Arboration is an experiment in virtual environmental game control that places the wellbeing of a digital forest into the hands of a performer using music (and music theory) as the control interface. Playing a capacitive sensing one octave piano keyboard either grows a forest or burns it to the ground depending entirely how its played. The fate of this forest is in your hands.
The idea behind this project stems from the desire to combine musical improvisation with dynamic narrative control. The physical action of playing the piano-like, touch-sensitive keyboard is translated via harmonic analysis into data that controls a 3D environment projected onto a screen. By analyzing the intervals between the notes being played by the performer we can determine if what is being played is harmonically consonant or dissonant which is sent through the programming to determine the visual output. This process allows music theory to be the core of the control structure, however musical form is not a factor allowing anyone to have the full experience, not just musicians. Music theory is the control, play is the vehicle, and visual/emotional response is the feedback system.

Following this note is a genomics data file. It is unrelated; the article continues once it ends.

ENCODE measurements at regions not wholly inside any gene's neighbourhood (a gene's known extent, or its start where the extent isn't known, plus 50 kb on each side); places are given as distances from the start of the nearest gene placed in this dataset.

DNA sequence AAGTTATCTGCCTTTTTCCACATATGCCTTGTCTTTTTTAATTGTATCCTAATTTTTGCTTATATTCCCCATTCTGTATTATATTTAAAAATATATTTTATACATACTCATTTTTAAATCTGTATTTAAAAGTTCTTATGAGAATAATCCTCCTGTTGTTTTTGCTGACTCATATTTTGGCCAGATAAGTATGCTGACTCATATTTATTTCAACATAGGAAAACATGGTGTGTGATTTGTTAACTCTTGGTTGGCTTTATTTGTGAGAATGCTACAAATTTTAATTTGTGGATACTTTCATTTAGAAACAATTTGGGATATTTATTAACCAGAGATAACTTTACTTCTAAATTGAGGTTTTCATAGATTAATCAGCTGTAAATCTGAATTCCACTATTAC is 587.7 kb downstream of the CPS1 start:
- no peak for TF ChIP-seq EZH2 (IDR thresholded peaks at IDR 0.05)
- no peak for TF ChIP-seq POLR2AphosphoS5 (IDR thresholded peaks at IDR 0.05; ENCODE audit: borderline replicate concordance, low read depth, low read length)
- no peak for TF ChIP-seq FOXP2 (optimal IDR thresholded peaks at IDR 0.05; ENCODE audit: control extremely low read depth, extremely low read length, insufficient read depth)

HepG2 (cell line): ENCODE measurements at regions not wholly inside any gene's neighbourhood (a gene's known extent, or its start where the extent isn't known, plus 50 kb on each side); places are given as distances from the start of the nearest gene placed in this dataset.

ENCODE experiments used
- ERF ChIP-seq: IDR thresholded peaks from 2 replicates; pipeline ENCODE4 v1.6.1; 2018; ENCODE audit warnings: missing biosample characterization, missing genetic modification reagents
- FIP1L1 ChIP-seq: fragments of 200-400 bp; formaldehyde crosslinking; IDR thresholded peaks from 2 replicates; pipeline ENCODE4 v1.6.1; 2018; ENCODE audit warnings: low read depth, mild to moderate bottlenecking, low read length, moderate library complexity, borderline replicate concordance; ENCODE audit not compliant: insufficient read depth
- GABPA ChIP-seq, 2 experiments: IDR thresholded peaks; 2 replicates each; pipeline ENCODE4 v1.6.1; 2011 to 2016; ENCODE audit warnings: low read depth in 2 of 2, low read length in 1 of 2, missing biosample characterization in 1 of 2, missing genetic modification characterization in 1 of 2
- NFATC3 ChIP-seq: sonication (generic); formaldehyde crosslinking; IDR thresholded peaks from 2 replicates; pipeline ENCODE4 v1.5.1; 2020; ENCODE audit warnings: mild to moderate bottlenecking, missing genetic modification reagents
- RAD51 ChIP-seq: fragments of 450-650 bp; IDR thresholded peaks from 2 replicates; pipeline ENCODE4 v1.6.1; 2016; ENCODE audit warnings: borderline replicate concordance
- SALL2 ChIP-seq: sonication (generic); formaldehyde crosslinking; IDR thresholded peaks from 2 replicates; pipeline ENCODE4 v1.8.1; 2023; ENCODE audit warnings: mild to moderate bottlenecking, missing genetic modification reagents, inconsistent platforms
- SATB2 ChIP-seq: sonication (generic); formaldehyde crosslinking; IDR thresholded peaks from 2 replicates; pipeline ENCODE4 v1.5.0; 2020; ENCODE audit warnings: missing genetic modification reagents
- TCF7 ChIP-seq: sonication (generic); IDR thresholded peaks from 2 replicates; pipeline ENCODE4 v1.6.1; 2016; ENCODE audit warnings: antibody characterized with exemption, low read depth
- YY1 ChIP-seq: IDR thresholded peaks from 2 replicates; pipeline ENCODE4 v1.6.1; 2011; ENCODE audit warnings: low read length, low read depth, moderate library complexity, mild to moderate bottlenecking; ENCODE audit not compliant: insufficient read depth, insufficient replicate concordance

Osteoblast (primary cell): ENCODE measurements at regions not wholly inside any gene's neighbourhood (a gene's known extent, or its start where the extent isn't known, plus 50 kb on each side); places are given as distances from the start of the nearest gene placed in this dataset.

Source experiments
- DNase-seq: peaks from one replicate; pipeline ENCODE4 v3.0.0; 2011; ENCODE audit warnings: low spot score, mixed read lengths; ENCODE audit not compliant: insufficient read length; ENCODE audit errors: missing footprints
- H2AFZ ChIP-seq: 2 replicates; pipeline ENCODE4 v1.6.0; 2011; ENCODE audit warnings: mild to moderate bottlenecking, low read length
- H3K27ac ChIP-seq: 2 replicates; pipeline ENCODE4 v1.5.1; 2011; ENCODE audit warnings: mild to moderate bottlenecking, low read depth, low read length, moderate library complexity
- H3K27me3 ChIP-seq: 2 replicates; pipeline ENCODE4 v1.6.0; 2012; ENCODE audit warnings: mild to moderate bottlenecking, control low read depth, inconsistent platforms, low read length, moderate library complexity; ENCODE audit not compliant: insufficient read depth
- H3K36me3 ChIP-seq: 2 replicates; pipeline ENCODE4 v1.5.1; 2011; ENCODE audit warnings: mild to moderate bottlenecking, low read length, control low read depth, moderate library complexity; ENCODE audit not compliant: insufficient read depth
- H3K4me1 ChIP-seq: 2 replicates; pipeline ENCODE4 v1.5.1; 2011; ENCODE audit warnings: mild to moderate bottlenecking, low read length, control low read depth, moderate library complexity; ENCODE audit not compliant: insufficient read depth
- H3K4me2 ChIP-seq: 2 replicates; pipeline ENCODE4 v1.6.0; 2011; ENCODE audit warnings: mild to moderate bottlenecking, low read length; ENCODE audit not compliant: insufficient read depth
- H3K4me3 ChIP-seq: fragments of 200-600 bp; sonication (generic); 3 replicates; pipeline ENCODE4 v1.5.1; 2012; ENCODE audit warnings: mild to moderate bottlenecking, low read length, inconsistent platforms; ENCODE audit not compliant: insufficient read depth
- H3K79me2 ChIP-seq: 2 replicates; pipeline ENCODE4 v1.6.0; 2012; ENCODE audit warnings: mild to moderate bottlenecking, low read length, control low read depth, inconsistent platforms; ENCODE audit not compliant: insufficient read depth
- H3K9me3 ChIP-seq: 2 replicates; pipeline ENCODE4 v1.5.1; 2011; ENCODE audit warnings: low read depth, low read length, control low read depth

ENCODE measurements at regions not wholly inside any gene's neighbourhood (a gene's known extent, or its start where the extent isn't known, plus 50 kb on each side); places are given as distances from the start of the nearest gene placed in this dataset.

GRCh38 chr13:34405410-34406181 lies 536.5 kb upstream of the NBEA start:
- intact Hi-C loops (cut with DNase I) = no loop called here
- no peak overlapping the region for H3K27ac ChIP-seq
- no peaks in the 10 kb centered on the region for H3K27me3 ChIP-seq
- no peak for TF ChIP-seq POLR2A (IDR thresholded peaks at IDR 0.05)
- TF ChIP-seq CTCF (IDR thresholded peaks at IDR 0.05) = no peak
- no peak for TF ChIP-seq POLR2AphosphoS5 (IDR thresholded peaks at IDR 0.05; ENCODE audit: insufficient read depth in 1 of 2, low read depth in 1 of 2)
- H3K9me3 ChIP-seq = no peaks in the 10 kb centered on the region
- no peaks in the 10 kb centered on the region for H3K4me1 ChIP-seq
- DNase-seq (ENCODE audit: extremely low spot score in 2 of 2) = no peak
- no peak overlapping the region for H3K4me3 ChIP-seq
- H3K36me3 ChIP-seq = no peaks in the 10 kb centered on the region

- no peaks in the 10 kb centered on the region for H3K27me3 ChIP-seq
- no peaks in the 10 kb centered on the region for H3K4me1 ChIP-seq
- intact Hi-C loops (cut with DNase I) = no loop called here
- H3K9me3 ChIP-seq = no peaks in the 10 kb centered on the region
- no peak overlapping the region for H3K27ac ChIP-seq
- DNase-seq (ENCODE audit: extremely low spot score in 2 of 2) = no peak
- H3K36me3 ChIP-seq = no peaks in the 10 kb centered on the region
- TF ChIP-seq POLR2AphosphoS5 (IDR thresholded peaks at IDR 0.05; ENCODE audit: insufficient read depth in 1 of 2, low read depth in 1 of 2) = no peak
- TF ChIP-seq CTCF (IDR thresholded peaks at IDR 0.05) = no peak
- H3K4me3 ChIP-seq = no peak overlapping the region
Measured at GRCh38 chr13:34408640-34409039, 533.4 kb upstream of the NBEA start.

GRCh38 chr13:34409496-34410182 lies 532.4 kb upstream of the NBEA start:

Arboration is a physical musical keyboard constructed from finished, laser-etched plywood and custom cut copper plates attached to an arduino which is detecting key playing events with capacitive sensing. The data is collected and parsed by processing and sent via OSC to MAX/MSP, Ableton and Unity3D.
Arboration was created by Mike Allison, Michelle Cortese and FangYu Yang as a midterm for Physical Computing Fall 2012.